You don’t have to, though. The man in the official video very much lines up with the slightly younger man on the suitcase singing “Eileen.” In a song where the first declaration— and Lorenz is at his best when he’s declaring— is that “everything [he] likes happens at night,” a video that really exposes the day is an interesting choice. (Full disclosure: I actually laughed out loud in a VERY crowded coffee shop the first time I saw the van roll away. I really can’t recommend you watch this enough. I’m of the “music videos are still important/iconic” age, and I was delighted to find that something in Lorenz is also of that opinion.) Also, if you know much about me, you know this stanza was an easy way to grab my attention: theft AND Billy Joel? Be still my heart.

Now, everybody's talking 'bout some new sound—
Funny, but it's still rock 'n' roll to me.
And I spent all my money on a brand new pair of speakers,
So I stole that old Billy Joel CD.

I’d be selling the song short if I acted like those were the best lyrics. They aren’t. But his songwriting is almost like buckshot: it’s sprayed with such scattershot excellence that I bet every person who listens to his songs has a different favorite line. 

I want to show off a little bit of what he can do (that isn’t just pandering to my interests) so these are the lines following the lovely stanza in honor of the Piano Man:

…the dawn horizon never feels quite right.
But once the song sinks in again,
Now all the words is dark and dim,
And everybody's dressed up for the weekend.
Oh, and the radio hits your favorite song,
Three-and-a-half minutes never felt so long,
And it makes you fell all thick and strong to sing it.

He’s using all sorts of different techniques here: cross-sensory imagery (synaesthesia), metrical patterns that occasionally vary to need extra syllables (which speeds up your listen of the song… right before he uses a slightly shorter pattern to say “three-and-a-half minutes never felt so long”), and references to other songs, even fleetingly, make the song feel worn in like… well, I was going to say a good pair of shoes, but let’s say more like a shoe that’s been used as a mallet for a kickdrum…which, by the way, should be why they call it a kick drum.


“Dandelion Crown,” Official Video

The same van is immediately prominent in this video, too: Lorenz is nothing if not committed and consistent, which is one of the things that keeps his ability to play everything magical and not a gimmick. If he faltered, even once, people would write this off. Instead, I guarantee his performance will have people with their mouths hanging open in stunned surprise for a lot of the show. But God, is this video cool— because it shows you how he builds his set-up. If anything I’ve said sounds unbelievable, watch him literally unpack at the beginning of this video. It’s nothing short of incredible. Of course, that doesn’t take the entire space of a video, so… you get a few surprise guests after that. (Well: I call them guests. More like… personas there to add a sincerity to The Suitcase Junket. Remember earlier when I said he might sound like a character but isn’t? This is a good way to explain what I said, visually.)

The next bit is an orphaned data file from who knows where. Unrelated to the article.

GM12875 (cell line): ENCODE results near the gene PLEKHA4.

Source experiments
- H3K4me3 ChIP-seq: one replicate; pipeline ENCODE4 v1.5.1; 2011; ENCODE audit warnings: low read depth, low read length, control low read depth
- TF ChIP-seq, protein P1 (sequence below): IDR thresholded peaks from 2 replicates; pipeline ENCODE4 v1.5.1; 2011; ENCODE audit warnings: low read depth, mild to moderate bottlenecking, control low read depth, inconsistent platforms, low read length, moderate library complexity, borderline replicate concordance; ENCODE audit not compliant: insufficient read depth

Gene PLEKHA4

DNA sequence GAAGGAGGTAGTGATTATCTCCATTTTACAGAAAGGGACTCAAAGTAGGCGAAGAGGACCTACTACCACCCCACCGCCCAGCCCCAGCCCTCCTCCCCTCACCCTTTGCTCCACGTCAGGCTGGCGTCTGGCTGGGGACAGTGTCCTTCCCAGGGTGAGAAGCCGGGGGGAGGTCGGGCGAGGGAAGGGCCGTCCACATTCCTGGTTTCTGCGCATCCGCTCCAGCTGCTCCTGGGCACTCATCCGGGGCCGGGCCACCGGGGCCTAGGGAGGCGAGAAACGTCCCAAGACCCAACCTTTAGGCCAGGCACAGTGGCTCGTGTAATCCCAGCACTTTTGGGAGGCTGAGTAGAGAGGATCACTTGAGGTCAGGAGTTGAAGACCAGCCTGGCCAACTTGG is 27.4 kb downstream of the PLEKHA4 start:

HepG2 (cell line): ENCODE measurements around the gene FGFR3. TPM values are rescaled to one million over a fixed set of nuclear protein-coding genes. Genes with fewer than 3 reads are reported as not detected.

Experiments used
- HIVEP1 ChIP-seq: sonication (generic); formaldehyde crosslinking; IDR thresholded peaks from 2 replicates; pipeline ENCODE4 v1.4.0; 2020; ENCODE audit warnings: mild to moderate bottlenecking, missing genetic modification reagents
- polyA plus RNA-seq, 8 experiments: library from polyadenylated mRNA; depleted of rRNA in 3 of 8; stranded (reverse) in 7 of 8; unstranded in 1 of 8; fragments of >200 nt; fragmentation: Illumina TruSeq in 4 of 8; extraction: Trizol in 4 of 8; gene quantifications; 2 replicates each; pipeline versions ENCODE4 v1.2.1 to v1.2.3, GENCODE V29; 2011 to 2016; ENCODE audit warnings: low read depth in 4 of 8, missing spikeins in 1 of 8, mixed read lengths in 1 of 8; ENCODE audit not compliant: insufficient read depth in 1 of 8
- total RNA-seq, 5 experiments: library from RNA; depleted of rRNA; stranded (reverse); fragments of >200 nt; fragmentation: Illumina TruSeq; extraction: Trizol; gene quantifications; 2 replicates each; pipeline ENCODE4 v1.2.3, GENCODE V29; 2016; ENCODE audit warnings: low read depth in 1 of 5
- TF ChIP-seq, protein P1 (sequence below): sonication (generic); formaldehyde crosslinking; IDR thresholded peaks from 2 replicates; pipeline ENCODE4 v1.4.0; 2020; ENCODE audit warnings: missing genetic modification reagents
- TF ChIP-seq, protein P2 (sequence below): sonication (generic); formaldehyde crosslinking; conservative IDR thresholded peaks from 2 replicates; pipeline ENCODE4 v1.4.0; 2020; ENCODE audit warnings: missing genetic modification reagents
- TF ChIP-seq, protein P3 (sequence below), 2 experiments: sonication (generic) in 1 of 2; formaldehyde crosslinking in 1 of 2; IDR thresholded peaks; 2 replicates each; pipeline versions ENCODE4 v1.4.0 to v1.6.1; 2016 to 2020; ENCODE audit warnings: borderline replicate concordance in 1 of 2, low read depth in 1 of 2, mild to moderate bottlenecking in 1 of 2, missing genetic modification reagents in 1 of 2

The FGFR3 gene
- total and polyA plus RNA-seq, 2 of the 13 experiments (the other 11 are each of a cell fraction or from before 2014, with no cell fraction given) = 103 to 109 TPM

This song is built like a solid foundation: every line could stand alone, but they all create something stronger. Some of the first stanza:

so she follows every longman into luxury and laughter
But it leads her into loneliness…
No one would believe the photos of before and after
Least of all herself, ‘cos denial’s a bitter master…

Every part of this song is catchy but the ephemeral image of a dandelion crown really brings home how deeply the character being described is lying to herself. I love that he gives us the parts of her that someone might actually know, instead of describing her completely omnisciently— she’s not invisible. She’s even spoken with the narrator: “She told me that she loved everybody, I know— I gotta turn it away…”. 

Overall, if you had the sound off on a song by The Suitcase Junket, you might be swept up in the spectacle. I’d go as far to say you SHOULD. But don’t waste your time— turn it up, let it wash over you, and listen to some of the best new Americana-blues-tinged rock that I’ve heard in a long time. Oh— and you better book your airline tickets, because he’ll be playing Underwater Sunshine Fest in November! 


Lindsay Nie